products and, in particular, potatoes, were not graded and the farmers got very little for their products. After inspectors were appointed, after farm products were graded, the farmers received much higher prices. The reason why inspectors should be appointed is that farm products may be graded one, two, three, or A, B, C, as the case may be, so that when the purchaser goes to the market he can get exactly what he wants, for instance, grade 1 or grade 2 potatoes and so on. In the old days that was not the case. When the hon. member for Brome-iMissisquoi was young, when a man went into a store and asked for something, he would be told by the merchant: I have not that, but you should take this and it will suit you just as well. Well, when a purchaser goes to a store and says he wants such and such, if he does not get it, he goes to the next store or to the next town in order to get it.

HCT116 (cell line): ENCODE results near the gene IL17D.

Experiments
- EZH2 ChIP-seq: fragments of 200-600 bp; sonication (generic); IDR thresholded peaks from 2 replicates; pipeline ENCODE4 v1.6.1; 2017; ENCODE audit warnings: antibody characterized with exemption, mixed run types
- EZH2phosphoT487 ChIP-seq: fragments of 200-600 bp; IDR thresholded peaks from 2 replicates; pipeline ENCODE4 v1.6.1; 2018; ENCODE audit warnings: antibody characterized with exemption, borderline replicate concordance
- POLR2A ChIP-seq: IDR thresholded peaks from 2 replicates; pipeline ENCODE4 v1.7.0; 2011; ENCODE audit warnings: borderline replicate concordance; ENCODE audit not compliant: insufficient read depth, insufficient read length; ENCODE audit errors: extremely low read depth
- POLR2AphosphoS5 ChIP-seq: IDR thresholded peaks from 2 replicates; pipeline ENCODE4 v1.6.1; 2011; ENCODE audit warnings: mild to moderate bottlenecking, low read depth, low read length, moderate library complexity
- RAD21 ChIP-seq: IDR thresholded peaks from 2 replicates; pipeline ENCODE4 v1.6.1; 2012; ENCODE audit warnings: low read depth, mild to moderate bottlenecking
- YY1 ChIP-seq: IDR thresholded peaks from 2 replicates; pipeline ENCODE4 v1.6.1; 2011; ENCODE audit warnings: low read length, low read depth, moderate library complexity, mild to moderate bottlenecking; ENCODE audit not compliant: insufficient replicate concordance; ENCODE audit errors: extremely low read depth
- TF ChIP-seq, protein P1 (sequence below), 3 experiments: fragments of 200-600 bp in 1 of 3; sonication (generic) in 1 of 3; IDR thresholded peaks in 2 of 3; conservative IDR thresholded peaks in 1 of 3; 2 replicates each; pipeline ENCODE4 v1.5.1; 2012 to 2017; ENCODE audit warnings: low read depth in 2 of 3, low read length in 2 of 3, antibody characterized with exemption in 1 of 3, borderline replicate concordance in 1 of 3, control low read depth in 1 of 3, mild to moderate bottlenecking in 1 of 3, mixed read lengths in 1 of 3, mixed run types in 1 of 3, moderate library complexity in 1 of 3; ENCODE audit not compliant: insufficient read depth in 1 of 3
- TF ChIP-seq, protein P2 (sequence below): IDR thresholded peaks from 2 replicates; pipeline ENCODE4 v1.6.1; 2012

I must congratulate the hon. member for Missisquoi on rising to speak. We have all heard about the Tories from Quebec being dead. I might use in respect to them the term which was used during the war "debout les morts"-"Stand up, you dead." Since the election took place we have not heard fiom them in regard to butter. They have been as silent as rocks. I cannot compare them to trees, because sap comes out of trees. They are just as dumb as stones. Now they swallow what they vomited before the election. This is what all the Tories from the province of Quebec, especially those from the eastern townships, who were elected because of butter, have been doing. During the last election we heard all sorts of, not nonsense, but things that were not common sense. I make an exception to you, Mr. Chairman, because I have more consideration for you than for your colleagues in the party from Quebec.